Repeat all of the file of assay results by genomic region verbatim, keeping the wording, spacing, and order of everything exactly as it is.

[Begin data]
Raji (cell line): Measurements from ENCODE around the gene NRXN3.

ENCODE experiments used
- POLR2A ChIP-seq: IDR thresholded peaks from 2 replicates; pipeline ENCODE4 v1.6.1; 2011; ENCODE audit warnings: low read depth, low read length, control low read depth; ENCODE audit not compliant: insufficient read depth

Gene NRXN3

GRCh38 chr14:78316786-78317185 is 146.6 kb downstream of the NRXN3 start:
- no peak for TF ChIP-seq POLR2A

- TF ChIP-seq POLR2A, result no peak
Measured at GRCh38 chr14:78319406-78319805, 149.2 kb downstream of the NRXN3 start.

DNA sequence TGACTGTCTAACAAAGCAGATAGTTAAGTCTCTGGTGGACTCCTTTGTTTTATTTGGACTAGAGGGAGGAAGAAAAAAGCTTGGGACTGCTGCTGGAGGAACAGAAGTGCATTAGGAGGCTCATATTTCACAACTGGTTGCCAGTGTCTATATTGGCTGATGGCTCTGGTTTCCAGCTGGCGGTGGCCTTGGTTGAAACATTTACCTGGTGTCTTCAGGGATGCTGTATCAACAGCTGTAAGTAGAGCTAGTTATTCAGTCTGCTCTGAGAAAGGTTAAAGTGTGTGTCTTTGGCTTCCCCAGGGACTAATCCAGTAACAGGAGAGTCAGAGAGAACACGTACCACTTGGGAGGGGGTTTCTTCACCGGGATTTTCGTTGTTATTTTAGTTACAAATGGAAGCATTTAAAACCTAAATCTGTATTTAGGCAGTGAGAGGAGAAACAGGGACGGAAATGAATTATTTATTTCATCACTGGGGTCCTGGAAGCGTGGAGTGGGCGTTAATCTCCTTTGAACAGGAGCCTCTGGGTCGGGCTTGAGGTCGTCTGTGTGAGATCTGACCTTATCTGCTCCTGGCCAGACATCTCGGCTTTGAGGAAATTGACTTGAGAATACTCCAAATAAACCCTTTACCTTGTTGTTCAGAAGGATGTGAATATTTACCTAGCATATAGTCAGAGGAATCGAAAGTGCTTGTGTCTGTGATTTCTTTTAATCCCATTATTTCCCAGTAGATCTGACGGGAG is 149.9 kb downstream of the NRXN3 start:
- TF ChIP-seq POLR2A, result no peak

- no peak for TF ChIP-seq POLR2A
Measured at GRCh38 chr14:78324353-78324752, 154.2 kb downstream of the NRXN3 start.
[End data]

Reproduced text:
Raji (cell line): Measurements from ENCODE around the gene NRXN3.

ENCODE experiments used
- POLR2A ChIP-seq: IDR thresholded peaks from 2 replicates; pipeline ENCODE4 v1.6.1; 2011; ENCODE audit warnings: low read depth, low read length, control low read depth; ENCODE audit not compliant: insufficient read depth

Gene NRXN3

GRCh38 chr14:78316786-78317185 is 146.6 kb downstream of the NRXN3 start:
- no peak for TF ChIP-seq POLR2A

- TF ChIP-seq POLR2A, result no peak
Measured at GRCh38 chr14:78319406-78319805, 149.2 kb downstream of the NRXN3 start.

DNA sequence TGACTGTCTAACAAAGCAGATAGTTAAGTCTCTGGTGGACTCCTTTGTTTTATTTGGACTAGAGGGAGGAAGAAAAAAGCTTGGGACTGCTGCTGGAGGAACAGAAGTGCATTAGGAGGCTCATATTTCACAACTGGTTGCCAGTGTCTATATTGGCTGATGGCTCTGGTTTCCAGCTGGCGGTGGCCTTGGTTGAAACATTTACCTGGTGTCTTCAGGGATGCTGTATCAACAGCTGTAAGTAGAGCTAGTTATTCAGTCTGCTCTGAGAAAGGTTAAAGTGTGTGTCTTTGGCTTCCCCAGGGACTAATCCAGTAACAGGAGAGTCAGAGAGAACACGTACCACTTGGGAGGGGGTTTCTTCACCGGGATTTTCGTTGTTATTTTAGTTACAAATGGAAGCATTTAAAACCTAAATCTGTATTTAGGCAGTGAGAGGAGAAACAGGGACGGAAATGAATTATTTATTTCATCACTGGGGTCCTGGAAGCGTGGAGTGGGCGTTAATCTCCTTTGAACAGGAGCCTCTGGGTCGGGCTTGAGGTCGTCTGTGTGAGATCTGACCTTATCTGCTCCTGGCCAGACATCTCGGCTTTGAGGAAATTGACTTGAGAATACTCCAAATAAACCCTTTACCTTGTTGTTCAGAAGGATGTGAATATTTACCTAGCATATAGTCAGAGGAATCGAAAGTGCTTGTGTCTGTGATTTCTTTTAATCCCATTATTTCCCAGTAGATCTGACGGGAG is 149.9 kb downstream of the NRXN3 start:
- TF ChIP-seq POLR2A, result no peak

- no peak for TF ChIP-seq POLR2A
Measured at GRCh38 chr14:78324353-78324752, 154.2 kb downstream of the NRXN3 start.